Solid Energy blames financial trouble on intern

Former CEO Don Elder estimates that, were it not for David, the company would be operating with at least a $40 million profit

Former CEO Don Elder estimates that, were it not for David, the company would be operating with at least a $40 million profit

Solid Energy, the state owned coal mining enterprise currently facing financial peril, continues to blame its collapse on 24 year old junior accounting intern, David Fairbrother.

Last month the company caused a great deal of public concern when it reported an astonishing loss that expanded its total debt to $389 million, a development that management describes as “all David’s fault.”

Former Solid Energy boss Don Elder was grilled by a number of MPs before Parliament’s commerce select committee last week, at which time he explained that Solid Energy had been hit by the “perfect storm” of international economic circumstances and David’s sheer incompetence.

“In the second half of 2012, last year, the coal industry around the world received a stunning blow from an unprecedented collapse of international coal prices, and also from David’s inability to manage the long-term strategic planning of the company’s investments” said Elder.

“Unlike the previous downturns, from 1999 and 2008, we were in the extremely difficult position of having hired David, an inexperienced intern whose utter lack of skill – perhaps coupled with some malicious intent – brought down our entire financial operation.”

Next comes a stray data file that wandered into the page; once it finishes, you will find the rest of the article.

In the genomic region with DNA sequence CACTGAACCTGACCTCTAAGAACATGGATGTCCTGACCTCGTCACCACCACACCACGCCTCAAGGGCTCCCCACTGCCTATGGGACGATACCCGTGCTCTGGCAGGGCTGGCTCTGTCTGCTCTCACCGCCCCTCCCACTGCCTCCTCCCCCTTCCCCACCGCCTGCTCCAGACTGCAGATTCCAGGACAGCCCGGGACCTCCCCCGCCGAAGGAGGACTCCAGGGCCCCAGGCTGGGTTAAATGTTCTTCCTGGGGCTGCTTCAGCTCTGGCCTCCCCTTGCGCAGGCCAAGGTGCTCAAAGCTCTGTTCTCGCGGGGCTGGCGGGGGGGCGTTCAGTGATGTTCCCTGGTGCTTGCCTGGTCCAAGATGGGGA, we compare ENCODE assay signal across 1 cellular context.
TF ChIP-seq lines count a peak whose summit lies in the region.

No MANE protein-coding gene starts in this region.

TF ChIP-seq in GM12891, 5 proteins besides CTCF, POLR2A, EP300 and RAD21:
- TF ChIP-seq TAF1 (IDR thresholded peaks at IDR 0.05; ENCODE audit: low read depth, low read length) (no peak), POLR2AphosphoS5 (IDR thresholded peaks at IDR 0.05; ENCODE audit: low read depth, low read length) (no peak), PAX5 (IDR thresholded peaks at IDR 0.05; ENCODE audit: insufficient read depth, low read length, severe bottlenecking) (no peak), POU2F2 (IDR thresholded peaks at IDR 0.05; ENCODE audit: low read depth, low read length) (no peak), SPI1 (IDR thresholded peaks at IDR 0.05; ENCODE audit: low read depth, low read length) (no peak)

Solid Energy’s recorded losses were, in part, due to a large number of poorly handled overseas investments in non-coal, renewable resources; investments which the company insists were “all David’s idea.”

Labour has accused the National government of contributing to Solid Energy’s downfall by encouraging the state owned enterprise to take on more debt. The government rejects that accusation, and is standing by the company’s story that its loss was caused by some adverse economic headwinds, “but mostly David.”

“Well I can’t say that we were unaware of their situation” said State Owned Enterprises Minister Tony Ryall. “We pressured the board numerous times to fire David. They didn’t, and you know, to an extent, that’s on them.”

David, who was not invited to speak to the select committee last week, was interviewed this morning by Rachel Smalley on TV3’s Firstline.

“Is it true?” asked Smalley, to which David quietly nodded. “Is it true that you single-handedly dismantled the financial stability of the company by incurring all that debt?”

“Yes” he said.

Sources close to the situation report that Solid Energy has privately promised David “a really good reference.”